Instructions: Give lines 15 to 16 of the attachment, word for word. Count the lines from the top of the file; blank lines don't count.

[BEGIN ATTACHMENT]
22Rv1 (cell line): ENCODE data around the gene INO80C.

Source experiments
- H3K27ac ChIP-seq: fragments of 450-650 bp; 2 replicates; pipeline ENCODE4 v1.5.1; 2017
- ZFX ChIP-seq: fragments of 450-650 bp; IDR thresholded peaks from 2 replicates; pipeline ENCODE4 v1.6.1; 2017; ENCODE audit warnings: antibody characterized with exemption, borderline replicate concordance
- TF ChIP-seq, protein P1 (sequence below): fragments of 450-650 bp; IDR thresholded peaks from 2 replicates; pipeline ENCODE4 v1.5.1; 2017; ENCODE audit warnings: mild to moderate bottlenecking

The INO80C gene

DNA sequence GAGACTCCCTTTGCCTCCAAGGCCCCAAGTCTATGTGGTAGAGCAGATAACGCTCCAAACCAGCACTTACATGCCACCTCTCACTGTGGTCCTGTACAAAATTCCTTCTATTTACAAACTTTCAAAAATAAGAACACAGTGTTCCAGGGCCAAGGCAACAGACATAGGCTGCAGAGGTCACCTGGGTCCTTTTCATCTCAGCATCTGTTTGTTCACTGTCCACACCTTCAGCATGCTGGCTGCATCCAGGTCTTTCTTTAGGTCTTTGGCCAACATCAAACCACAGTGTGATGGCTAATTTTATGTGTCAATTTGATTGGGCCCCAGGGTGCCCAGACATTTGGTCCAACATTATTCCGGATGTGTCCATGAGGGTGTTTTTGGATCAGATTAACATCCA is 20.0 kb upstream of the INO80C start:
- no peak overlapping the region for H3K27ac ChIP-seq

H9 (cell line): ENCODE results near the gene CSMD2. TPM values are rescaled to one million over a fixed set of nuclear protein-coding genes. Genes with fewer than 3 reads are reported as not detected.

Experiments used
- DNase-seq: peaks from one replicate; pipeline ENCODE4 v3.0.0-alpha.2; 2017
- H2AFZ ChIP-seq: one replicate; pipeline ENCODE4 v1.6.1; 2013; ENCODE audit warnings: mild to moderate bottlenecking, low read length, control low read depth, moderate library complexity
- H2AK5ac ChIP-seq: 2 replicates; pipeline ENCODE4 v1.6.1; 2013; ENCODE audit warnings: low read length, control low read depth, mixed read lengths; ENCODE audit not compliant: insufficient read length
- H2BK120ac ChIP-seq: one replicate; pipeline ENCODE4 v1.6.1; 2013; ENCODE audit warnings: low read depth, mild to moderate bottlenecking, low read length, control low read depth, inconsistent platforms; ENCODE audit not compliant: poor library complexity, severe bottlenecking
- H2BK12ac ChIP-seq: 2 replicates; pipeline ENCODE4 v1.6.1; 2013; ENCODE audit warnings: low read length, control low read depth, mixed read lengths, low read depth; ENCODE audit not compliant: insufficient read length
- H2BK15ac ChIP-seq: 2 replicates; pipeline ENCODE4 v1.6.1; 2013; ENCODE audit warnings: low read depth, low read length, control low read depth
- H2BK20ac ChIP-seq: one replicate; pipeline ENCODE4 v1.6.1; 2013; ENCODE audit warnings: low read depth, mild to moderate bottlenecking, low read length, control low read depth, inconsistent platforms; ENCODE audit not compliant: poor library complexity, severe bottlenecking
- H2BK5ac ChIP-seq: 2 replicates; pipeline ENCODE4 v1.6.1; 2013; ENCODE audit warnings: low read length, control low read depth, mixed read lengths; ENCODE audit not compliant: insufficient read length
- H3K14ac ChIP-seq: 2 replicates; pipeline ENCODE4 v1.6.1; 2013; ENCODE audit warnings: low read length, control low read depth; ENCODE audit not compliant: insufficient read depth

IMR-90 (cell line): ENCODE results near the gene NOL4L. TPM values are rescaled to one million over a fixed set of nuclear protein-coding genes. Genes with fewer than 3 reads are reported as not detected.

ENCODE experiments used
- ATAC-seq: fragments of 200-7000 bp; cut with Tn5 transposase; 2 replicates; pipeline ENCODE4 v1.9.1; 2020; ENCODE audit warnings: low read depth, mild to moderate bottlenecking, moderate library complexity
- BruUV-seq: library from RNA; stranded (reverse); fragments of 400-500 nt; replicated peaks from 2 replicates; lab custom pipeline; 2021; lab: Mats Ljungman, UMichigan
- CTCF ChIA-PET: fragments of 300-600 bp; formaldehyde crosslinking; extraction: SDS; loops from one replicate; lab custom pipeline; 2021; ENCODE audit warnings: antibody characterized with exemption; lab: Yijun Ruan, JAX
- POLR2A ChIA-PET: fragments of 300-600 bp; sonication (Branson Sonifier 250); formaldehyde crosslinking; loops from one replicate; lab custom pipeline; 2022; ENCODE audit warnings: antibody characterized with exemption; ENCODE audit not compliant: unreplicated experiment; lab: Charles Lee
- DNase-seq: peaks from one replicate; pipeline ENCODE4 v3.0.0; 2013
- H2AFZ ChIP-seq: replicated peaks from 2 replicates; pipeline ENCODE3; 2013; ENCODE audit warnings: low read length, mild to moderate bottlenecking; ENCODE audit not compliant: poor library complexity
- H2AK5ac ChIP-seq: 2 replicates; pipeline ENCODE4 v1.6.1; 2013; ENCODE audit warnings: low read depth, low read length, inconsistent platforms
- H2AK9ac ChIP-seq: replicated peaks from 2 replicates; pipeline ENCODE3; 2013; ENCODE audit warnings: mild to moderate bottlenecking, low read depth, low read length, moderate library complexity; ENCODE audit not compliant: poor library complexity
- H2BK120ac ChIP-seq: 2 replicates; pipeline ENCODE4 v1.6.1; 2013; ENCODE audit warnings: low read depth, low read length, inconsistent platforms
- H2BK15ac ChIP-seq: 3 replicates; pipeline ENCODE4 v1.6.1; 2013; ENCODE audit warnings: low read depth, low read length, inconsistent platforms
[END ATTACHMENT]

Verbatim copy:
- H2BK12ac ChIP-seq: 2 replicates; pipeline ENCODE4 v1.6.1; 2013; ENCODE audit warnings: low read length, control low read depth, mixed read lengths, low read depth; ENCODE audit not compliant: insufficient read length
- H2BK15ac ChIP-seq: 2 replicates; pipeline ENCODE4 v1.6.1; 2013; ENCODE audit warnings: low read depth, low read length, control low read depth